A trip along Chile’s National Route 7, the Carretera Austral, takes us into the stunning wilderness of Patagonia – a place that many German emigrants chose as their new home almost a century ago.
The Carretera Austral is straddled by mountain ranges, primeval forests, fjords, volcanoes and a huge ice field. It has taken decades to carve its way through the almost impassable terrain – even now a lot of traffic is forced to take a detour across the border into Argentina. The military dictator Augusto Pinochet made the construction of the road a national priority in the 1970s, sending thousands of soldiers to the region to work under the most adverse conditions. One of the last surviving members of Pinochet’s junta, former military police chief Rodolfo Stange, talks about the road’s strategic importance for the regime.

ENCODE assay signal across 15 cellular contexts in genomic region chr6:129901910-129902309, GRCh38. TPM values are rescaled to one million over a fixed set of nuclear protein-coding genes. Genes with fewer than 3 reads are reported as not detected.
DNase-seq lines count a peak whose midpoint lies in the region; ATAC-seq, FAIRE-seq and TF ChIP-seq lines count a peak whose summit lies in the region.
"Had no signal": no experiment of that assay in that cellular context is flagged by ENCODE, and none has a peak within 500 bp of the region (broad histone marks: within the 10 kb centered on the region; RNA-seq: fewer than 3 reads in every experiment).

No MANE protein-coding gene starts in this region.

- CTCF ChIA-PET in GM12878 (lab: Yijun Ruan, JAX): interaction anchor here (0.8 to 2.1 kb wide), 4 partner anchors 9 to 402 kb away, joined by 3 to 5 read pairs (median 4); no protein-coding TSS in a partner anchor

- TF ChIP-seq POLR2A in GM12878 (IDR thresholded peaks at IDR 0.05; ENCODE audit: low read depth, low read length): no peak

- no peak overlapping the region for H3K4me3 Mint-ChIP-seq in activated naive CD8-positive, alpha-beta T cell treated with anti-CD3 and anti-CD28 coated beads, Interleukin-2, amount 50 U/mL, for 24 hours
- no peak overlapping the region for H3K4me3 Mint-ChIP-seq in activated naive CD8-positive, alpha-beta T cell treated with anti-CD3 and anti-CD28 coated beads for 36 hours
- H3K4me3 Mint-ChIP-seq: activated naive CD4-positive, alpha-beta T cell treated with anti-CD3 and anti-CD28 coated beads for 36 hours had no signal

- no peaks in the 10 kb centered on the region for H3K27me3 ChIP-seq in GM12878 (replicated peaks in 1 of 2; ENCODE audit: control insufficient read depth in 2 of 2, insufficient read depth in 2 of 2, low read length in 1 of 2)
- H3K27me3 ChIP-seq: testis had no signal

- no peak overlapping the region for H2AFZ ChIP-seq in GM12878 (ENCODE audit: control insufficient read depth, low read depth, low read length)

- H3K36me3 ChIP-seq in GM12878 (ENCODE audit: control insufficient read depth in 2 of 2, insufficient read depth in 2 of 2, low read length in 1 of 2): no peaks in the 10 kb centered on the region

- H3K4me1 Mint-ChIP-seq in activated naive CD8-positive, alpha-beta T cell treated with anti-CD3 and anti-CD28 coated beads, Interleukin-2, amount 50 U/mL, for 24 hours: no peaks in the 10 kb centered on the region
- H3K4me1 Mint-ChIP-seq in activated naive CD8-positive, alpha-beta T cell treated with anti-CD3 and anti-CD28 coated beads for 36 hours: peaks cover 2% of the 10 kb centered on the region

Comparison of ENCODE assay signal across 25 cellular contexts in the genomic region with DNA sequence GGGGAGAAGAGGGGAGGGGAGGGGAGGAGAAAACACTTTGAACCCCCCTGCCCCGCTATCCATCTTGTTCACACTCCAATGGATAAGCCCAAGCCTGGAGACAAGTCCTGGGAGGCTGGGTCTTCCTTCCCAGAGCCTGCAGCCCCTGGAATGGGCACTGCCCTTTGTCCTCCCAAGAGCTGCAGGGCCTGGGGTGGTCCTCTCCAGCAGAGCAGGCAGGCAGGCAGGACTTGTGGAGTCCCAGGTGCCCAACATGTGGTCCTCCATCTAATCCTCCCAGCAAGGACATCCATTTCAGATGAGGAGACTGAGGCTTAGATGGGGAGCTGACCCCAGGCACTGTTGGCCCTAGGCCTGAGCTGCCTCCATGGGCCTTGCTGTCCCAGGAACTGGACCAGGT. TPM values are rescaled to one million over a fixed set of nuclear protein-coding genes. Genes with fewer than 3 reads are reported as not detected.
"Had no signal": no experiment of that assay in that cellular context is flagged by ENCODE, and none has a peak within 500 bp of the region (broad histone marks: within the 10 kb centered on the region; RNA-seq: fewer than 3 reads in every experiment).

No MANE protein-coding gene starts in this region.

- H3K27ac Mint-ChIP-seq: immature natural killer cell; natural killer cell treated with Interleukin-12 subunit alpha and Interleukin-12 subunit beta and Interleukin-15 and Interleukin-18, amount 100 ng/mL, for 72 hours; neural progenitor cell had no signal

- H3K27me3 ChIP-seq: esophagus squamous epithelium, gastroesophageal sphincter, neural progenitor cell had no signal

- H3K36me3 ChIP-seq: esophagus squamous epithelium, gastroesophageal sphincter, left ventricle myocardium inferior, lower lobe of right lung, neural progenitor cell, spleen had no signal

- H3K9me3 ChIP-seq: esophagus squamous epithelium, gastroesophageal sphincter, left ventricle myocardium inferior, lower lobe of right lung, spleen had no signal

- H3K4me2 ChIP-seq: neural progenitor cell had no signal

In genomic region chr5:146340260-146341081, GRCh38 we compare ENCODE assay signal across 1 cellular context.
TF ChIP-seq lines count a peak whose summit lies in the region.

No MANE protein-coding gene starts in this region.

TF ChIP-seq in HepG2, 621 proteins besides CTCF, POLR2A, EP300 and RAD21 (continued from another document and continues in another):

German marine biologist Vreni Häussermann tells us about a catastrophe in one of the Patagonian fjords – an event that underlines how economic expansion along the route has adversely affected the natural environment in southern Chile. On our journey we meet descendants of German emigrants who found a new home in Patagonia’s remote vastness after the First World War. An insight into the past and present of this unique region.